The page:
“Great!” Benna said in her rich Scottish accent. “I’m Benna, pleased to meet you.”
“You as well. I’m Erin.”
Benna took the woman’s hand and was kindly escorted to the ticket counter. On the way, they talked about the many adventures Erin had gone on, and the many creatures she had seen and saved. Benna was excited to hear all of Erin’s stories.
The boarding platform of the ley-train was constructed of a sleek metal alloy. This allowed it to withstand the constant moving energy oscillating from the ley-line. Docked at the platform was the ley-train. It too was plated with a hyper-shiny alloy not too different from that of a Glitter Boy armor, or as Benna and her father liked to call them, Bonny Boomers. The train had three engines pulling at least a hundred or more freight cars. Each engine had 6 massive sail-like psychokinetic reticulum stretching out on either side as if they were alloy wings. These reticulum harnessed the flow of raw enegy from the ley-line and turned it into kinetic thrust. The train hovered on a repulsor rail that stretched on for miles to the East over the flat plains.
They boarded the train together. Benna felt a bit nauseated standing so close to the ley-line. She felt better being with Erin, though. Benna admired Ms. Erin’s stories of courage and resilience. The girl’s fears about going to a new place and leaving home began to soften. Benna became excited for the adventures she would have.
The rest of the three day train ride on the ley line was pretty uneventful. The last day, Benna was feeling her hunger building. As a psi-stalker, she constantly had to live with a hidden hunger. But not just any hunger. She knew she must feed off the life energy of beings with supernatural abilities or natures. For this reason many wizards and powerful beings feared or disdained psi-stalker like her. Many of her kind were bred and raised by the Coalition States as hunters for their skills and constant thirst. Those no longer part of the Coalition were hunted down themselves, and branded as criminals. Erin understood this about the young psi-stalker girl. She had aided a full family of psi-stalkers several months back to escape the grip of the Coalition in Chi-Town. Erin could see Benna struggling to concentrate due to her hunger rising. Although, Benna could absorb the raw energy exuding all around her emanating from the powerful crackling blue ley line pushing the heavy train forward. Nonetheless, it did not satisfy as much as the living energies she had been fed by her father from his quarries.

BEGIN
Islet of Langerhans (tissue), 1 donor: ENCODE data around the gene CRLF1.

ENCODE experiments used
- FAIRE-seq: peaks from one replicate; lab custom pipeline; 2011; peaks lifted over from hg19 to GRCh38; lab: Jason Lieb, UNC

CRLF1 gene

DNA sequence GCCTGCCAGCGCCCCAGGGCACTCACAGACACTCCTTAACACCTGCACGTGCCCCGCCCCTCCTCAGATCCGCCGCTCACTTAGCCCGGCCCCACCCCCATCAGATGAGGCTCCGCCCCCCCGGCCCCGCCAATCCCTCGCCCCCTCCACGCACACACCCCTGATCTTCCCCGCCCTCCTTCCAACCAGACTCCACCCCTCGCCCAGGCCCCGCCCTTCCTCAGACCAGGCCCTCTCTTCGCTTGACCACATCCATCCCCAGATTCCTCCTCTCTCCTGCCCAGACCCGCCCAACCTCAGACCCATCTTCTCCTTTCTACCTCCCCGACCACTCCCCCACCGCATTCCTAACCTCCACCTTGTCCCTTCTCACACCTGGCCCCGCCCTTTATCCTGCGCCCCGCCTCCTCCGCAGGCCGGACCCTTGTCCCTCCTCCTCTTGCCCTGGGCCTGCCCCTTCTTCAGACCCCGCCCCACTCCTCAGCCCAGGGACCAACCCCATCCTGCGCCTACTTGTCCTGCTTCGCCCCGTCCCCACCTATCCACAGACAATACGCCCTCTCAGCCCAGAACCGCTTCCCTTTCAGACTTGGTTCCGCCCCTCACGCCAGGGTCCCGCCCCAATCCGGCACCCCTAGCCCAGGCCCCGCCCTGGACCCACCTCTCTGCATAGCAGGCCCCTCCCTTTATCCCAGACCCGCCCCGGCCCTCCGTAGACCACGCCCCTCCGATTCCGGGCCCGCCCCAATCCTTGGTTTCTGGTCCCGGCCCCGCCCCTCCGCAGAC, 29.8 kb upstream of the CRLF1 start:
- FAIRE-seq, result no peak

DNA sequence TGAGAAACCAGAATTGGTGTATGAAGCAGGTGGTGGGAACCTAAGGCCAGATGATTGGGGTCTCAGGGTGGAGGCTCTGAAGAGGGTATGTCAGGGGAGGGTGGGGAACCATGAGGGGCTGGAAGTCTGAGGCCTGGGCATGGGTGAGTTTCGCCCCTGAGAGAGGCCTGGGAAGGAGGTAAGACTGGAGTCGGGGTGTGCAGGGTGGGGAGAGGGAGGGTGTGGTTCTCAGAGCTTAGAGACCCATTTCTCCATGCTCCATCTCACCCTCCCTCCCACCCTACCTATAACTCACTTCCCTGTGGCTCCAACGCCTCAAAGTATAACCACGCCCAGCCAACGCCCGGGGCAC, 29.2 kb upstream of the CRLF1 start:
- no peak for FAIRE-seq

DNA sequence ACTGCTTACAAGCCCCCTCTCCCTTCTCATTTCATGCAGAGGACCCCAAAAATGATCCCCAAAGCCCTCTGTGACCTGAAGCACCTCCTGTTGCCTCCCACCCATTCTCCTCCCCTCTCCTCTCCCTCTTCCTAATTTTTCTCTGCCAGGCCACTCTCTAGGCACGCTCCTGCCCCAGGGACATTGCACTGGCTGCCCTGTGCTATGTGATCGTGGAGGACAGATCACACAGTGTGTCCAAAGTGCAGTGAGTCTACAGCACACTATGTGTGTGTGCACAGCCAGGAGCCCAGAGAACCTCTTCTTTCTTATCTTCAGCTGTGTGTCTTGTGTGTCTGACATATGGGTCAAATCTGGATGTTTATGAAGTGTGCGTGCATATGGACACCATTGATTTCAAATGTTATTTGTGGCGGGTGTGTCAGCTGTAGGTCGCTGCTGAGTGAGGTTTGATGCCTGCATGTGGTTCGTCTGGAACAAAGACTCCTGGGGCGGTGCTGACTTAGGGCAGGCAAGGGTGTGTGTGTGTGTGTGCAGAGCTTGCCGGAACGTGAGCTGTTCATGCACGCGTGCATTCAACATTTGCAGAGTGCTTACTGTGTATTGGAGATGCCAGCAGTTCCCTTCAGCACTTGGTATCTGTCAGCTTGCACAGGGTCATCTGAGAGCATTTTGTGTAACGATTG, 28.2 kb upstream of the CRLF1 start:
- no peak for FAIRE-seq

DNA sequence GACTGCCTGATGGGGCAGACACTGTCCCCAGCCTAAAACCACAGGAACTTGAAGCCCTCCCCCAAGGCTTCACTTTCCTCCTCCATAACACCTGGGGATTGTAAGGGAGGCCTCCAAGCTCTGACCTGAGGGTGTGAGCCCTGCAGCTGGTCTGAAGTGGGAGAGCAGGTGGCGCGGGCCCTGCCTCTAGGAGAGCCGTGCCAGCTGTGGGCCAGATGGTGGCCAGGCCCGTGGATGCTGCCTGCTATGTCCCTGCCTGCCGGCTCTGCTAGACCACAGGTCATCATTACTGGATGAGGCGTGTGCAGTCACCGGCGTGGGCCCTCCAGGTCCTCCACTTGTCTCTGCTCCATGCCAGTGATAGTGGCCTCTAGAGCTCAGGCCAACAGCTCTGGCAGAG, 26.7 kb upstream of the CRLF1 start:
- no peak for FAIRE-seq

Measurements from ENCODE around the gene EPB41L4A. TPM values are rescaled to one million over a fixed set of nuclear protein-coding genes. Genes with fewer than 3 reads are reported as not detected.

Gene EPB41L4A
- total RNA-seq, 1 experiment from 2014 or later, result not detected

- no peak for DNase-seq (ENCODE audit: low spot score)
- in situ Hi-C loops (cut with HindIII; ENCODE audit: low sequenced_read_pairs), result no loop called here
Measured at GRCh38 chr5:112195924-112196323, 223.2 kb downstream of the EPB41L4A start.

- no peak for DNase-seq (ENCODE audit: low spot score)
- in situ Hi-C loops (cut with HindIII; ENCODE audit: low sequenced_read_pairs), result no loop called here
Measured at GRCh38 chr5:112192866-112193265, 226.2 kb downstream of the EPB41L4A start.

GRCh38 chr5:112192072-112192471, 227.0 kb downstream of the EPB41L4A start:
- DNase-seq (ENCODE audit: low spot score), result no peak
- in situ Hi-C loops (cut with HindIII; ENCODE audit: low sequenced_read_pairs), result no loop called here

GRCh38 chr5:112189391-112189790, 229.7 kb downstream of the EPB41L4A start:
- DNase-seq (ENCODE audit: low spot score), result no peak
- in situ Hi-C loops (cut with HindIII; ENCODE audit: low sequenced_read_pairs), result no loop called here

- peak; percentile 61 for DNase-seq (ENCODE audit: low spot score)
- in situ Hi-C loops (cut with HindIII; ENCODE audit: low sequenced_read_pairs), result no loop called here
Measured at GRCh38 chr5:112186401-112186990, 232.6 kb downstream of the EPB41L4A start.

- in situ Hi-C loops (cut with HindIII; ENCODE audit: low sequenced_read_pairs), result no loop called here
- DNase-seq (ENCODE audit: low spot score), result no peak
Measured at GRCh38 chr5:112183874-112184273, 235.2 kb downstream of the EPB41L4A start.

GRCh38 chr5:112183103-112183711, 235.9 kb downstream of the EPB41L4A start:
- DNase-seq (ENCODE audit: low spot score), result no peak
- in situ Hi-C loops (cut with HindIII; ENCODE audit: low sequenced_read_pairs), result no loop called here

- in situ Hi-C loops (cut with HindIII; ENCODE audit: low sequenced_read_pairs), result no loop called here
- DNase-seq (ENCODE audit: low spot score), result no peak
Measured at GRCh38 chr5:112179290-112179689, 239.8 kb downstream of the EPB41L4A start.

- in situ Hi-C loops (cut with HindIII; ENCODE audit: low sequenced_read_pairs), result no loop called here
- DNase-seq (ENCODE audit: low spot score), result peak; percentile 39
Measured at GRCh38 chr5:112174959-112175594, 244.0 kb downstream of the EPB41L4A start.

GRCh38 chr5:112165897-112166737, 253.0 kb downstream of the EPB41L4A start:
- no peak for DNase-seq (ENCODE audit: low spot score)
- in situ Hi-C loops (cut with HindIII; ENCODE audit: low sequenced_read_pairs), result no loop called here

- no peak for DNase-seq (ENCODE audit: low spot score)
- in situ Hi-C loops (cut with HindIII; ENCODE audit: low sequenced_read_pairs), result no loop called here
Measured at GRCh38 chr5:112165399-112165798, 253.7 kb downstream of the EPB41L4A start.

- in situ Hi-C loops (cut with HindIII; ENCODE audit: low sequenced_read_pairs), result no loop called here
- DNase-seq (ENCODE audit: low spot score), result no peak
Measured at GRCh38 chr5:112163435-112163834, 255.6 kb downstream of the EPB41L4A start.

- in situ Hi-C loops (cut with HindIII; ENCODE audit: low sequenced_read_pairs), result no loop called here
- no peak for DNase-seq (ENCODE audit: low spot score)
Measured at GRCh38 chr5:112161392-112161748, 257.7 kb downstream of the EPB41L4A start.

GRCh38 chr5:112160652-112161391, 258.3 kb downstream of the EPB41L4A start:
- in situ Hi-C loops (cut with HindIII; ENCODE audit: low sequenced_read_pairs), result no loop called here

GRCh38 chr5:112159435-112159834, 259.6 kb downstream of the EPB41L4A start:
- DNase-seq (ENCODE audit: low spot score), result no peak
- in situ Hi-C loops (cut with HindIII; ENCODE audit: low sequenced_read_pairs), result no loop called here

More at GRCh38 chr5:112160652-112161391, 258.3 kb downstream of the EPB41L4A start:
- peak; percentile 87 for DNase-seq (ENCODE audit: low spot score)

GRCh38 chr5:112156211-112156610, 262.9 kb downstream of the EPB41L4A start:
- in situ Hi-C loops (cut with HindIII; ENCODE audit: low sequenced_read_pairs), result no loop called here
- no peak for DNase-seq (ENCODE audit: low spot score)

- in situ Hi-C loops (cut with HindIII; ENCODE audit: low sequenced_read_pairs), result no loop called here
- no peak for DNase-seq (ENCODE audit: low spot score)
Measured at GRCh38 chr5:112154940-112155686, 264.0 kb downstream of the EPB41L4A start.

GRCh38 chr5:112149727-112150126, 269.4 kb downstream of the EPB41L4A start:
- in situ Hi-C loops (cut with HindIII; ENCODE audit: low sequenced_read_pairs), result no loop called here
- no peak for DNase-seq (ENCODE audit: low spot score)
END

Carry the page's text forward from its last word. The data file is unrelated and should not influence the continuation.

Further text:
“I’m a bit hungry, Ms. Erin, ma’am.” Benna expressed mild-mannerly. “I was wondering if you might have any Junkura worms, or possibly even some malgus squibs. I’ll even settle for a few hummucular tomb grubs.”
Erin smiled at her thoughtfully.
“Ah, child.” Erin empathized. "I am afraid we don’t have any of those here on the train.
“Benna, what you may need is to pull energy off of a stronger being on this train.”
“Goodness, no! Ms. Erin, I could never do that. It just wouldn’t be right. It’s like your story you told me of the kelpie who you found in the fishermen’s nets. You taught it that men would always hate it if it kept dragging their friends down to their deaths. He had to learn to feed on what the sea provided him. You taught him that if he let in to his hate and anger, the sea, his home would be polluted by that anger and vengeance. He learned to give more and take less. You said he became a great warrior in protecting the sea. I want to be like the kelpie in your story, Ms. Erin.”
Erin’s eyes teared up with compassion and admiration for the young psi-stalker. She was moved by the girl’s big heart and care for the life of others.
“I suppose you’re right, my darling. I suppose you’re right.”